DVD Review: The Decoy BrideBrit rom-coms. For the most part, I despise them.

I guess you can thank the likes of Hugh Grant for that. Why should I give a monkeys about some middle class, floppy haired drip that has the world on his plate but can’t seem to win the heart of his American leading lady.

All the overly attractive characters have massive apartments in Fulham and all work in “the media” or dingy little book shops that have no customers, yet can still afford to live life to such endlessly high standards and go skiing.

As an average looking individual that works in the publishing industry and as someone who struggles to make ends meet on a monthly basis, it’s a notion that I quite frankly find insulting.

So yeah, just from looking at the poster, I wasn’t looking forward to sitting through The Decoy Bride.

“Here we go, another Richard Curtis inspired quirky rom-com” I thought to myself.

Thankfully, The Decoy Bride has more in common with the likes of Local Hero than Four Weddings and Funeral and Sally Phillips and Neil Jaworski’s script provides a perfect balance of humour and sentiment, that even the most cynical of individuals will warm to the colourful cast of characters.

Katie (Kelly MacDonald) is a young writer who has recently split up with her fiancé and is giving up men and relationships as they always lead to disappointment. As a result, she is heading back to her home on the Scottish island of Hegg and is looking after her terminally ill mother.

James Arber (David Tennant) is a famous author who is suffering from writers block and is about to get married to the impossibly attractive Lara Tyler (Alice Eve), a famous actress who is haunted on a daily basis by the paparazzi.

In an effort to hide their wedding from the ever intrusive press, their management decide that they should get married on the island of Hegg, which also happens to be the setting for Jame’s best selling novel.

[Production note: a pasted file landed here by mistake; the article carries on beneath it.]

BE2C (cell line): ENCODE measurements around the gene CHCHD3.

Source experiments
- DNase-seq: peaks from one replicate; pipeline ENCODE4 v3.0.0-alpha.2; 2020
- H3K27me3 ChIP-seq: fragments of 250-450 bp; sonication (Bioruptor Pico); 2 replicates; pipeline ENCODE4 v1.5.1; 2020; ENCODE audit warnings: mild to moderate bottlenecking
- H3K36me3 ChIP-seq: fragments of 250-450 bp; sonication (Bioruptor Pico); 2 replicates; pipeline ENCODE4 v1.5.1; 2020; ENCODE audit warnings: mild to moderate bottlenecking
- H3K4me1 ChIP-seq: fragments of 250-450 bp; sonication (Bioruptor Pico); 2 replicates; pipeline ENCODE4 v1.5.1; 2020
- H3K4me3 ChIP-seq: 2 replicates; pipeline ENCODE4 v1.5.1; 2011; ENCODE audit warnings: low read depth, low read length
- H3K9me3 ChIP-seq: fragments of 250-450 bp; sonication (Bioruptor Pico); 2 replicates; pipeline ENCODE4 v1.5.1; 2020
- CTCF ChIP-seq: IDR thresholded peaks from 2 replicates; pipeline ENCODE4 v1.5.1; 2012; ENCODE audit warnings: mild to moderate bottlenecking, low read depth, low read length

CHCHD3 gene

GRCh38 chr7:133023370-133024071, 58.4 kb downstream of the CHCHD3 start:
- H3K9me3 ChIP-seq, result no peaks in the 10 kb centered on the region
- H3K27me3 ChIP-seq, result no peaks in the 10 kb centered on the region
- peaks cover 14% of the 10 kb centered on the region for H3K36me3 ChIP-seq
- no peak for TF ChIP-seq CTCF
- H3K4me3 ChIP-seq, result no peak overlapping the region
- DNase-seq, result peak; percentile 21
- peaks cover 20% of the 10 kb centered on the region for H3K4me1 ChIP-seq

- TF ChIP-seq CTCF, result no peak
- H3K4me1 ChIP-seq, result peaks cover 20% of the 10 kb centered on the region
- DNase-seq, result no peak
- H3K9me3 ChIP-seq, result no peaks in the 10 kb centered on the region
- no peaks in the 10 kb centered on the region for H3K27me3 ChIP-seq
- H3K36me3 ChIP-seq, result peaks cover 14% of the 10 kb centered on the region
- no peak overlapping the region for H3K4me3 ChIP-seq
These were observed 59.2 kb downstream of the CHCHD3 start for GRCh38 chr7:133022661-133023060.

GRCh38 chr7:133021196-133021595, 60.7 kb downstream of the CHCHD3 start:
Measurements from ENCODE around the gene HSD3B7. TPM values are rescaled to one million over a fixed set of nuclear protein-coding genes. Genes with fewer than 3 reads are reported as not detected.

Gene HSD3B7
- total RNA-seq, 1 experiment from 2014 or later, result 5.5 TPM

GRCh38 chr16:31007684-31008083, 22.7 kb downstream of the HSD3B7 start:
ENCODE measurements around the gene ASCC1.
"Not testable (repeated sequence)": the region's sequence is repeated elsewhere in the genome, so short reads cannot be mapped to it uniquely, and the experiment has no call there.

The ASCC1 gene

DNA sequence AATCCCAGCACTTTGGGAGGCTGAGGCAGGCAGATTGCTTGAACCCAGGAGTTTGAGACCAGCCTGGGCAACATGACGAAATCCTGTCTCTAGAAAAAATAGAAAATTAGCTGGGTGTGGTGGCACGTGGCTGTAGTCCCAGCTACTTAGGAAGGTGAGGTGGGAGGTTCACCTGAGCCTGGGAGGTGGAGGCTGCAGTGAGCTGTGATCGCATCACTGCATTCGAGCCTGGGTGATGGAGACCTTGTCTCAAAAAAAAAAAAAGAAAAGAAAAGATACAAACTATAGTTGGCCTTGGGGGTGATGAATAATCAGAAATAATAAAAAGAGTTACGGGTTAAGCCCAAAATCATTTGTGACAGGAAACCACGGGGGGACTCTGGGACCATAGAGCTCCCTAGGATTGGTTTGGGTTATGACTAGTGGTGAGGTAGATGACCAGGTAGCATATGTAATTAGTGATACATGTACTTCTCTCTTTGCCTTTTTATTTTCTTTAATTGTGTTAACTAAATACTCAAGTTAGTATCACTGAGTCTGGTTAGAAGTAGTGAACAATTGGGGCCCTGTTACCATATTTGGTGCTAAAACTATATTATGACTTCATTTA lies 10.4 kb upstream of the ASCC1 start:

As they arrive, it becomes abundantly clear that he has never actually been there.

Upon realising that the press are onto them, Lara becomes upset and runs away. In an effort to fool the paparazzi and get them to leave the island, her management team decide to stage a mock wedding with a fake bride.

Placing the unassuming Katie in Lara’s place, one thing leads to another and eventually Katie and James find themselves running around the island of Hegg, trying to find Lara, while naturally along the way getting to know each other a little.

The Decoy Bride also features a host of familiar and notable British faces such as Dylan Moran, James Fleet and one of the script writers, Sally Phillips. But ultimately, this is Tennant’s and MacDonald’s film and they both are perfectly likeable and dare I say it, even quite sweet as their characters.

I enjoyed The Decoy Bride. While the story may be a little predictable in places and feel a bit low budget, the heart warming sentiment and the setting of the Isle of Hegg gives the film a refreshingly alternative feeling to other UK rom coms.

Verdict: [rating=3]

About The Author

Colin lives in south west London. Looks like a hobbit and has been watching films ever since he saw Return of the Jedi at the age of 3. You can follow Colin on Twitter @obicolkenobi.